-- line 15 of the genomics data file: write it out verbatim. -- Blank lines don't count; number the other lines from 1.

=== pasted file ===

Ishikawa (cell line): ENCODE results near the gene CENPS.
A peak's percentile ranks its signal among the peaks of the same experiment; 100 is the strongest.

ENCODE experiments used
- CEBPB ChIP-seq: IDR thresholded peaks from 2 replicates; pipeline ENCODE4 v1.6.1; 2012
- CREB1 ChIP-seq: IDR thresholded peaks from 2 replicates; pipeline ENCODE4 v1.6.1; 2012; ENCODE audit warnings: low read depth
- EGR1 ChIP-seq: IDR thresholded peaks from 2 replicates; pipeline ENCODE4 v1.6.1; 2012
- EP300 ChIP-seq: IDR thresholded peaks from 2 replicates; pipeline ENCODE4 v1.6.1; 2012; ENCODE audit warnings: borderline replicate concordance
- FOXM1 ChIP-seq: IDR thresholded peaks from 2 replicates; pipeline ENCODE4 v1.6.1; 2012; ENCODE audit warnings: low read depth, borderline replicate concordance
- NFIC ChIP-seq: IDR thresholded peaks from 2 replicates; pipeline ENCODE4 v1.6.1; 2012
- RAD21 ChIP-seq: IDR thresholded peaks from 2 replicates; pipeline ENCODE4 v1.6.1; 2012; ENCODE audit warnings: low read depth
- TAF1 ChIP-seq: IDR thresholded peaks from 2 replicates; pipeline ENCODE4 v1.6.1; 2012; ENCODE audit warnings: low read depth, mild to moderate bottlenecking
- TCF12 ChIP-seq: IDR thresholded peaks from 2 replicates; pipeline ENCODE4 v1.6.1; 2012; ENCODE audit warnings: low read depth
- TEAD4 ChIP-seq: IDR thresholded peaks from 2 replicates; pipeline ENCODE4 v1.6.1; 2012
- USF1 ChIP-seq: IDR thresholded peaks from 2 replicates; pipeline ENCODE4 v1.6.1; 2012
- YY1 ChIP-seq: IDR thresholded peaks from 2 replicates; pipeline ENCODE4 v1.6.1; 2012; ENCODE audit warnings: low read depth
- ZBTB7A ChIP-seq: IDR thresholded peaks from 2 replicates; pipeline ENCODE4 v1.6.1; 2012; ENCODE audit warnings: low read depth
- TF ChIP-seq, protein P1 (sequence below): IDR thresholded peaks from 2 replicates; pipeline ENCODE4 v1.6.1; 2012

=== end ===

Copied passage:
- YY1 ChIP-seq: IDR thresholded peaks from 2 replicates; pipeline ENCODE4 v1.6.1; 2012; ENCODE audit warnings: low read depth